Good luck finding anyone who thinks Fizdale is safe long term in New York (and for the record, Smart has been an NBA head coach before, there are worse choices).

However, making a mid-season coaching change should really only happen for a couple of reasons. One is that the situation is so bad, so toxic, that it could poison the team into future seasons. The other is that there is a coach available on the sidelines that the team sees as “the man” going forward and they want to snap him up before someone else does (the Kings hiring George Karl comes to mind, although he turned out not to be “the man” they needed).

Not sure either of those situations applies to the Knicks and Fizdale. A move is more likely in the offseason.

However, predict James Dolan’s moods at your own risk.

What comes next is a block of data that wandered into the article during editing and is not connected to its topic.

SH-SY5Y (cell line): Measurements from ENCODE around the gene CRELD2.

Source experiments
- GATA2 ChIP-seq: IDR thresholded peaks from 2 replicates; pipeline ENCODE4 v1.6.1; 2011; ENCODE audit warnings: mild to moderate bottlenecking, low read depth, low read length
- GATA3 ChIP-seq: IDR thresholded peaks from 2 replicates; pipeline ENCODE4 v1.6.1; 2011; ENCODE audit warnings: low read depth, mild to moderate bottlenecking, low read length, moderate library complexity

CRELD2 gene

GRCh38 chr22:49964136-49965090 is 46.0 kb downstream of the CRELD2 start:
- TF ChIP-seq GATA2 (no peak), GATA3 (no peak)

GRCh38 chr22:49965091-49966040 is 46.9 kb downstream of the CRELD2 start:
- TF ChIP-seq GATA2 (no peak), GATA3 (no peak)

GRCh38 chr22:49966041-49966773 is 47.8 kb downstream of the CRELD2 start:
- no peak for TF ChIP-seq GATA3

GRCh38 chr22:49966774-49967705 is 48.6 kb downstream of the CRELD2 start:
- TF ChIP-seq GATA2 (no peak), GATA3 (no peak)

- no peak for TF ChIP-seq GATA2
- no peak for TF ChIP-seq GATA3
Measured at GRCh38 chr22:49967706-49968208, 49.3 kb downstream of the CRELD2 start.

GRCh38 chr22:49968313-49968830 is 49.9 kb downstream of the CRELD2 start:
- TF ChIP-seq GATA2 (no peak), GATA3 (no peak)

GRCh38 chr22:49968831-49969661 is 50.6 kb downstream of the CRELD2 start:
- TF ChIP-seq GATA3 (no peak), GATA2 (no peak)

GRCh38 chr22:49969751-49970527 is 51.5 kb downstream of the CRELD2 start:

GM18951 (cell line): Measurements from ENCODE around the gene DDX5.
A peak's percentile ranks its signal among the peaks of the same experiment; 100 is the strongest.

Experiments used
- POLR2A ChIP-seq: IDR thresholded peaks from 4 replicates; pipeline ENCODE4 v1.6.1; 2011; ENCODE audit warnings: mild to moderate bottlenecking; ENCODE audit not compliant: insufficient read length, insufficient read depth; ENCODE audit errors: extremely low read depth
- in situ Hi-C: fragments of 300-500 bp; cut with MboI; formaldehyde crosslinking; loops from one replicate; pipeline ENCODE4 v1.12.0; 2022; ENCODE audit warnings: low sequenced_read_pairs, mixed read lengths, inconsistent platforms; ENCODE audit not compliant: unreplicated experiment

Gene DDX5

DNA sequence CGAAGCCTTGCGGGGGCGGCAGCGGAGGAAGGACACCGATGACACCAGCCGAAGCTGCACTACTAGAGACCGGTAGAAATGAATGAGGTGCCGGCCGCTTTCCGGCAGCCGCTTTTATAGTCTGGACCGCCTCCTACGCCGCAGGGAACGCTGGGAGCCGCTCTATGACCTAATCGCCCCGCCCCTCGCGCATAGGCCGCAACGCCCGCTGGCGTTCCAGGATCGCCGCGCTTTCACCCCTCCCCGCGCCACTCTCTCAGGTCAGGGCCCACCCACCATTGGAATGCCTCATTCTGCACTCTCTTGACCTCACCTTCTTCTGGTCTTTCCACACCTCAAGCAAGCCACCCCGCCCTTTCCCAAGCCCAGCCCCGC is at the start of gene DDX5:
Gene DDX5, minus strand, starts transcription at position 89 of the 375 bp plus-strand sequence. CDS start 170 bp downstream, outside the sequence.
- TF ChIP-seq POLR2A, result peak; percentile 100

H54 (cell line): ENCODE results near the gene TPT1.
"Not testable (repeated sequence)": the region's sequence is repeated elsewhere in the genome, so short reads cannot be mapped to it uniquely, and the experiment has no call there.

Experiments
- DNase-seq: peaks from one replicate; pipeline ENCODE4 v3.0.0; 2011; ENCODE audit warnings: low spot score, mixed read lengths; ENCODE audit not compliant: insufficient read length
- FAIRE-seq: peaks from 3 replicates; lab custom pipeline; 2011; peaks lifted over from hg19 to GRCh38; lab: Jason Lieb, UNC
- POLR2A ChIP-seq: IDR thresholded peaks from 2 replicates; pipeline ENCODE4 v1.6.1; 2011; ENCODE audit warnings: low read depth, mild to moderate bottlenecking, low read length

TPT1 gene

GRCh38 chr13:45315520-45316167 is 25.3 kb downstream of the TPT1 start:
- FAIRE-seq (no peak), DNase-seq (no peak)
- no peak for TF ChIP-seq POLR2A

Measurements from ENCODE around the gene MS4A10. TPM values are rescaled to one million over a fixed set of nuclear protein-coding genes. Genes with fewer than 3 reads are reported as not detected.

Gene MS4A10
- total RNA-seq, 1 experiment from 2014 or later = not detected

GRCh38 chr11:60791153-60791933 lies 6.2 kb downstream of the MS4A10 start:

Cavaliers’ new jerseys feature a big ol’ feather

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The Cavaliers rank near the top of the NBA by taking 19% of their total shots outside the restricted area while still in the paint. But Cleveland has converted just a middling 41% of attempts in that floater/runner range.

Maybe these uniforms will help the Cavs find a more feathery touch.

Though not in so many words, the Cavaliers actually stuck a feather on their jerseys and called it macaroni.

Jarrett Allen denies Kyrie Irving rumors, “He acts like a normal teammate”